Photo credit: Sara Scott Inman

Introduction to Rural Poverty

Rural poverty presents many of the same challenges that urban poverty presents.  However, there are some identifying factors that differentiate rural and urban poverty. The purpose of this work will be to highlight some of the characteristics of rural poverty as well as identify resiliency frameworks which can help families develop in positive ways.  It is my hope that through this study researchers and policy makers might get a clearer picture of strategies that might be put in place to reduce creating an environment where poverty, specifically generational poverty, may be exacerbated.  It would seem that the first logical step in reducing the rates of rural poverty will be to identify what barriers impoverished families face. Also, identifying proven methods that lift families into the middle class may help professionals direct families in ways that can improve their quality of life.

In the most remote places of the United States, many families live from day to day and year to year without their basic needs being met.  To be born into a family of generational poverty, which happens to be located in a more remote region of the United States, looks a great deal different than those families who exist in urban areas.  These differences will be briefly examined; however, the core content of the paper will be dedicated to identifying specific risk and resilience factors for families in rural regions. Topics which will be considered include employment, childcare, health, transportation, and educational barriers.

Comparing Rural and Urban Poverty

Poverty in rural areas of the United States is often geographically associated with the Deep South as well as communities in Appalachia.  Challenges that are unique to rural areas may include several factors which those who live in more urban locations might not realize.  I will define rural for the purpose of this paper as this: “of or relating to the country, country people or life, or agriculture and, open countryside, rural towns (places with fewer than 2,500 people), and urban areas with populations ranging from 2,500 to 49,999” (USDA 2016).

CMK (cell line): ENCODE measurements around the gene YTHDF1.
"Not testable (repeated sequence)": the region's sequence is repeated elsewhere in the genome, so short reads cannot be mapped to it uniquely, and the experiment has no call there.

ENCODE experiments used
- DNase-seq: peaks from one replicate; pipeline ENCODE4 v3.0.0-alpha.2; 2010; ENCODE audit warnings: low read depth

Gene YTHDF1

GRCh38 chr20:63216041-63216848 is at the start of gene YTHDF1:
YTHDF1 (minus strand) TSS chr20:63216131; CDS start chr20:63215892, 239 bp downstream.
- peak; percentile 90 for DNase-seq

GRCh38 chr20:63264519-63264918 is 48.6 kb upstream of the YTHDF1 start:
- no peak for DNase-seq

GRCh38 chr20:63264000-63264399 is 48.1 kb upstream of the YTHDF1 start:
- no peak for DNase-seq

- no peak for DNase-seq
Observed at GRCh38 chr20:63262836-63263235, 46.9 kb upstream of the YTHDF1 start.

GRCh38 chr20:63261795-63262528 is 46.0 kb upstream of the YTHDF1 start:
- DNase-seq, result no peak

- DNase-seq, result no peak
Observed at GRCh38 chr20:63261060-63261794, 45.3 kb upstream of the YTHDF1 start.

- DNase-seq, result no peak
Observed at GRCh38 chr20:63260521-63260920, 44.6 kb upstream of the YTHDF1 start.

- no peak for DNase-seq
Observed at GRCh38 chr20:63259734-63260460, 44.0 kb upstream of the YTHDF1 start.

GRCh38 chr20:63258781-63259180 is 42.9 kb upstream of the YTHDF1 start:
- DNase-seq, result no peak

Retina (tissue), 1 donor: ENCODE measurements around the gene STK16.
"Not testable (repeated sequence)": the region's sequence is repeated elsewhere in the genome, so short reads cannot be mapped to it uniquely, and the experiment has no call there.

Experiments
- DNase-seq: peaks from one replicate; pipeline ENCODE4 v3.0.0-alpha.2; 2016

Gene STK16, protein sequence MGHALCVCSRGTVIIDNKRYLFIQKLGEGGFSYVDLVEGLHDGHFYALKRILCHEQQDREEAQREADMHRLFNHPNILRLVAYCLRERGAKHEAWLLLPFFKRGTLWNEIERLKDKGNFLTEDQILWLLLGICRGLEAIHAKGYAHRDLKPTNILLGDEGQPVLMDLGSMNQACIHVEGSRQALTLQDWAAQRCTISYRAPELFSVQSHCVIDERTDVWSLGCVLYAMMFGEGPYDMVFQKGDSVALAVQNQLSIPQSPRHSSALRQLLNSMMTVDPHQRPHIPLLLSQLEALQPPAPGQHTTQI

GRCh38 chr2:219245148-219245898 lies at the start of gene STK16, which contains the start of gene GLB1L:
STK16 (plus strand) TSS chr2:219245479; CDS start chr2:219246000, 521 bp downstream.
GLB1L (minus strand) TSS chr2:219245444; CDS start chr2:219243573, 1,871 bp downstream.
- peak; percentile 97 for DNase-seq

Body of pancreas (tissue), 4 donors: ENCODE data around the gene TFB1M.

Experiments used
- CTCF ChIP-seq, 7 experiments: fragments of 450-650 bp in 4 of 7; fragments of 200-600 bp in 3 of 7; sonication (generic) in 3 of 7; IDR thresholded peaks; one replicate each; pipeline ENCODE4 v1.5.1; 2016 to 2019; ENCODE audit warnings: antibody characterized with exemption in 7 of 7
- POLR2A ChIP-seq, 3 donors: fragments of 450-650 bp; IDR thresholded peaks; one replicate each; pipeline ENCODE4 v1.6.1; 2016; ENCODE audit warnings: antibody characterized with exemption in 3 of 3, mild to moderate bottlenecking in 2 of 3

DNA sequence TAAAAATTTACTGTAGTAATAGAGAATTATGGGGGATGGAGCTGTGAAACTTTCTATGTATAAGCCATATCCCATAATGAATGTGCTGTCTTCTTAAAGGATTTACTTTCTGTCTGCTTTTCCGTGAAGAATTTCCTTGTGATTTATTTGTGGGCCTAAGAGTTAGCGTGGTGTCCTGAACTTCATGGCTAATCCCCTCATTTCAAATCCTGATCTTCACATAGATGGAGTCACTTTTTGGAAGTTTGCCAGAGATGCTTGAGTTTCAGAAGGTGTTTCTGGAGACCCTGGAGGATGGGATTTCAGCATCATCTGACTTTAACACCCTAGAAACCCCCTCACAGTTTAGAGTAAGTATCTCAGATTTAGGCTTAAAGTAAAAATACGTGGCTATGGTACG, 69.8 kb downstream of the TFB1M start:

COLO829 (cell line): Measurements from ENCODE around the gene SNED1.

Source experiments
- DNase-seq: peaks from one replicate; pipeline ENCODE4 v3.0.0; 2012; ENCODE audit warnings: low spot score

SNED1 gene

Challenges presented will be primarily focused on rural towns with a population of 2500 or less. Urban poverty has received more attention in recent decades as the population in urban areas has increased (Sridhar 2015).  However, in the United States rural poverty has remained a constant problem generation after generation. 7.5 million poor Americans live in rural areas and more than 14% of the population that lives in rural areas, live in poverty (Broussard, Joseph 2009).Therefore, those living in rural poverty make up a significant portion of the US population. Those counties in which families live in persistent poverty, or under the poverty level for more than 30 years, are at an increased risk of remaining impoverished.  Poverty also is not only emotionally expensive for those who experience it, but also economically expensive to the society that funds it.  It is estimated that the impoverished in America (specifically children) annually cost the United States society nearly $500 billion per year in lost productivity, earnings, health care, and crime related expenses (Annie E. Casey Foundation 2015).

Risk Factors for Families in Rural Regions

Employment